I haven’t written until now about Ahmed Mohamed, the gifted Texas teenager who was arrested for bringing a homemade clock to school to show off his engineering prowess. Ahmed’s teachers claimed that they thought the device was a bomb, but it’s obvious that the real reason for their absurd overreaction was racism and xenophobia (Ahmed and his family are Muslim and of Sudanese descent). Anything even slightly out of the ordinary from a brown or a black person triggers panic reactions and hair-trigger aggression from authority figures, whereas there’s no hint of a chance that the police would have been called over a nerdy white teenager’s engineering project.
Ahmed’s family is planning to sue the school district for $15 million, and you can read the letter their lawyer sent. The facts it lays out are damning: Ahmed – a 14-year-old, let’s remember – was aggressively interrogated by five police officers. He asked for his parents to be present, which was his right under Texas law, but was denied. An assistant principal threatened him with expulsion if he didn’t sign a confession on the spot. When he wouldn’t give in – which shows uncommon courage, under the circumstances – he was arrested on spurious charges and hauled off without being read his rights. The mayor and the town police chief then took turns trashing him in the media, calling it highly suspicious that he wouldn’t confess to what they initially accused him of.
All the while, the school and the police knew perfectly well that his clock wasn’t dangerous, since they never evacuated the building, called a bomb squad, or did any of the other things you’d expect someone to do if they faced what they thought was an explosive device. The conclusion that Ahmed’s civil rights were violated is inescapable. I’ll leave the amount up to a judge and jury, but under the circumstances, monetary damages seem more than reasonable.
Ahmed has already been compensated in other ways for his ordeal, including a White House invitation from President Obama, recognition and praise from Facebook, Google, NASA, the United Nations, and more. However, there’s one public figure who hasn’t been so enthusiastic:
Don't call him "clock boy" since he never made a clock. Hoax Boy, having hoaxed his way into the White House, now wants $15M in addition!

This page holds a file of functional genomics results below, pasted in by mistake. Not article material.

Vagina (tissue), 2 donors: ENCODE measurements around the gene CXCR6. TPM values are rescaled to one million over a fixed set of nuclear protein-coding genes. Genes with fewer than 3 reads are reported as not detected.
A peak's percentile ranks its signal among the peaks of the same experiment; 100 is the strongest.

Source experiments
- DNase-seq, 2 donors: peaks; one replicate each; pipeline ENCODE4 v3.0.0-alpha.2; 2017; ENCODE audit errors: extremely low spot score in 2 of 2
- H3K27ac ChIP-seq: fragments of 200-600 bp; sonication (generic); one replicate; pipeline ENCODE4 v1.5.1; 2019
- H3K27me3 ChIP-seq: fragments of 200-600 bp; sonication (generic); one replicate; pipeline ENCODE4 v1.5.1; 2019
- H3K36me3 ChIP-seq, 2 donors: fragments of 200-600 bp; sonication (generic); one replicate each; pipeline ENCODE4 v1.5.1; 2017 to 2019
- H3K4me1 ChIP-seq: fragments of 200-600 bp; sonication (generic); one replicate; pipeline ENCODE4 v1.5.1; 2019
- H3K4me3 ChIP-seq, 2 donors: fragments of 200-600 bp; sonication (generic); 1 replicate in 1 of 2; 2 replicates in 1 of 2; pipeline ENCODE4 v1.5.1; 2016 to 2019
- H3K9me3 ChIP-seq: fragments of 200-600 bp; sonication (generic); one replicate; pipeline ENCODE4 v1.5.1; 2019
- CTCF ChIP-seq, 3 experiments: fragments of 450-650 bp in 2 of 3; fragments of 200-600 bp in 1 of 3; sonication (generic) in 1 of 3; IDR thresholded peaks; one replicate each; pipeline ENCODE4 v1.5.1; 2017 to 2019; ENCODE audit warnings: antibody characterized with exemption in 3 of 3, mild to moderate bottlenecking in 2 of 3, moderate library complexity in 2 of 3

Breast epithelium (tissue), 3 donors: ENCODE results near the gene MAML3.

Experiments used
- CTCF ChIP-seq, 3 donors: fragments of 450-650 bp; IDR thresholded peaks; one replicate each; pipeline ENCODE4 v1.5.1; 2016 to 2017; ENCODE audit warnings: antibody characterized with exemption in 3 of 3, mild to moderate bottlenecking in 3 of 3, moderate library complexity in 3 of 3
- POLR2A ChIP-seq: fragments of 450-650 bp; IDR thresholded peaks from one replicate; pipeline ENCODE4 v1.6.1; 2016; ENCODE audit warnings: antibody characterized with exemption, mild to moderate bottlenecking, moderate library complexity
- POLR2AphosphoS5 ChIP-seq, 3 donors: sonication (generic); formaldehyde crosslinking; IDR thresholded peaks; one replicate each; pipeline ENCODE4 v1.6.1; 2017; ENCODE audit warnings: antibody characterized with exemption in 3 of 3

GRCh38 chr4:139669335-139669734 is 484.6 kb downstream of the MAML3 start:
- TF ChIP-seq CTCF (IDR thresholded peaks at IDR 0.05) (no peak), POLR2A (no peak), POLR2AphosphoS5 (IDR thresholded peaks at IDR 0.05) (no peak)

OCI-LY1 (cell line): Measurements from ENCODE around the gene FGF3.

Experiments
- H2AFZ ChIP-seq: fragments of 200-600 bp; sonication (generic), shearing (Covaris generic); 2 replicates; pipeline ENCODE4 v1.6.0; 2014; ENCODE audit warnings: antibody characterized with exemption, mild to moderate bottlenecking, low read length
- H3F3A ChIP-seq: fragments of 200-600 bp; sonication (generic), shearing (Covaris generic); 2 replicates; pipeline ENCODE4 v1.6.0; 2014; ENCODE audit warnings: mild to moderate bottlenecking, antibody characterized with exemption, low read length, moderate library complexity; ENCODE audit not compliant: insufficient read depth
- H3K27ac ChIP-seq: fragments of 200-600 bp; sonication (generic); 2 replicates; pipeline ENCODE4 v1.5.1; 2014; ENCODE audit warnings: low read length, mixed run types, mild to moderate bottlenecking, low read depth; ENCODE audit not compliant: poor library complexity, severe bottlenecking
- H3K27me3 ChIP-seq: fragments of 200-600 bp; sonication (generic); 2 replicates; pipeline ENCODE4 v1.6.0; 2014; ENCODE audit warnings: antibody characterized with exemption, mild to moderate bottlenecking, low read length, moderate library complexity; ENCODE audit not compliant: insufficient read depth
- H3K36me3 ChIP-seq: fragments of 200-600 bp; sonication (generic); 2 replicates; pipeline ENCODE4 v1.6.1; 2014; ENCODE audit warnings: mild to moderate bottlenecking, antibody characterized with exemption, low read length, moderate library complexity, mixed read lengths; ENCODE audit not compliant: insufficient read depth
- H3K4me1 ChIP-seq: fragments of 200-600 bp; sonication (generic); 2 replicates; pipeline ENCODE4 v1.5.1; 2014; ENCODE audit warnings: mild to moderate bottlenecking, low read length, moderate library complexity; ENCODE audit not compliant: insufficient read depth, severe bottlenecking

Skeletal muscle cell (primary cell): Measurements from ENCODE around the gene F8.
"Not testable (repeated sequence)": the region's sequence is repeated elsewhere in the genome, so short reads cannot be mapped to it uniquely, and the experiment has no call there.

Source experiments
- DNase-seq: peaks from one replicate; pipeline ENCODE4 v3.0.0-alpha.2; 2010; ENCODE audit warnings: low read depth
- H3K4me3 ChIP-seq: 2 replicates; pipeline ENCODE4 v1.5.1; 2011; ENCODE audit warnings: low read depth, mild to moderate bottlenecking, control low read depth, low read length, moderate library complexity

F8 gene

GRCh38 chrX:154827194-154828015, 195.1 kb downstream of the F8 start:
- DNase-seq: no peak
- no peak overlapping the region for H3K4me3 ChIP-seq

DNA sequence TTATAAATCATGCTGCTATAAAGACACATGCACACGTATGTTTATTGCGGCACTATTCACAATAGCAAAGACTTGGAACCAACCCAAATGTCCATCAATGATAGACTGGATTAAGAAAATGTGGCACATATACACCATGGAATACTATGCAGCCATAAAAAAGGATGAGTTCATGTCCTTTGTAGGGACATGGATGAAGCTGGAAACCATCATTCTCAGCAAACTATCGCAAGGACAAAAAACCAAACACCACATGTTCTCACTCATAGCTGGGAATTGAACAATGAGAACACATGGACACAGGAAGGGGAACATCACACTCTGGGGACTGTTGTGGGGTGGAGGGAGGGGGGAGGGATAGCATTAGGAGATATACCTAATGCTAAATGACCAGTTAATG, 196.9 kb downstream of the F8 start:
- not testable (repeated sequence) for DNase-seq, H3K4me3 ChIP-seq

— Richard Dawkins (@RichardDawkins) November 24, 2015
Yep, Richard Dawkins is at it again. In the past few weeks, he’s been commenting repeatedly on Ahmed’s case, giving voice to a bizarre obsession. He’s labeled Ahmed “Hoax Boy”, accused him of lying because he built the clock from existing parts (rather than machining each piece from scratch like an Ayn Rand protagonist), and accused him of deliberately plotting the whole affair to drum up publicity (speculating that “he wanted the police to arrest him”, because of course that’s how teenagers think). And then we got this topper:
"But he's only a kid." Yes, a "kid" old enough to sue for $15M those whom he hoaxed. And how old is this "kid"? https://t.co/kjzxGDs5Az— Richard Dawkins (@RichardDawkins) November 24, 2015
Just let that sink in. Richard Dawkins, science communicator extraordinaire, author of books like An Appetite for Wonder and The Magic of Reality, is devoting his considerable public platform to trashing a teenager and pouring scorn on his interest in science and technology. For the crime of being a Muslim boy who likes to tinker with electronics, Dawkins has attacked Ahmed repeatedly, over a period of weeks, in multiple forums; has concocted an elaborate conspiracy theory about his motives; and has now compared him to murderous child soldiers.
Is this what we want the atheist movement to be? Is this the person we want to speak for us?
In what’s become an entirely predictable pattern, after Dawkins was fiercely criticized for his remarks, he issued a backpedaling statement claiming to be “horrified” that anyone could think he was equating Ahmed with ISIS. Remember, this man is supposed to be an expert in communication, yet he’s constantly shocked, bewildered and stunned by the backlash his remarks attract. Shouldn’t there come a point where he realizes that the problem is with him and the way he expresses himself? Why is this so-called communications expert so utterly unable to predict how people will react to what he says? (See also: Down syndrome, “mild pedophilia“, Dear Muslima, honey, etc.)
I admit, I wrestled with whether to write this post at all. Poring over Dawkins’ every remark, even to criticize, just perpetuates the idea that he represents the Official Viewpoint of Atheism. If we’re embarrassed by his tone-deaf crankery and want to shuffle him off the stage, then I think the best thing we can do is not mention him. Instead, we should highlight the upcoming generation of secular activists who deserve the publicity more.
However, the wider atheist community hasn’t gotten the message. Other atheists eagerly seek out Dawkins’ endorsement. He’s a top-billed speaker at the second Reason Rally planned for next year, and I’d be lying if I said that didn’t diminish my enthusiasm for attending. Regardless of what I think about him, he is treated as if he’s the president of the atheist movement. Not only are his views assumed to be ours, his constant blunders distract attention from the valid and important points we have to make. That’s why it’s still important, when he makes these boneheaded proclamations, for atheists to emphasize that atheism is far more than just Richard Dawkins. He doesn’t speak for all of us, he doesn’t represent us, and more than a few of us consider him an embarrassment.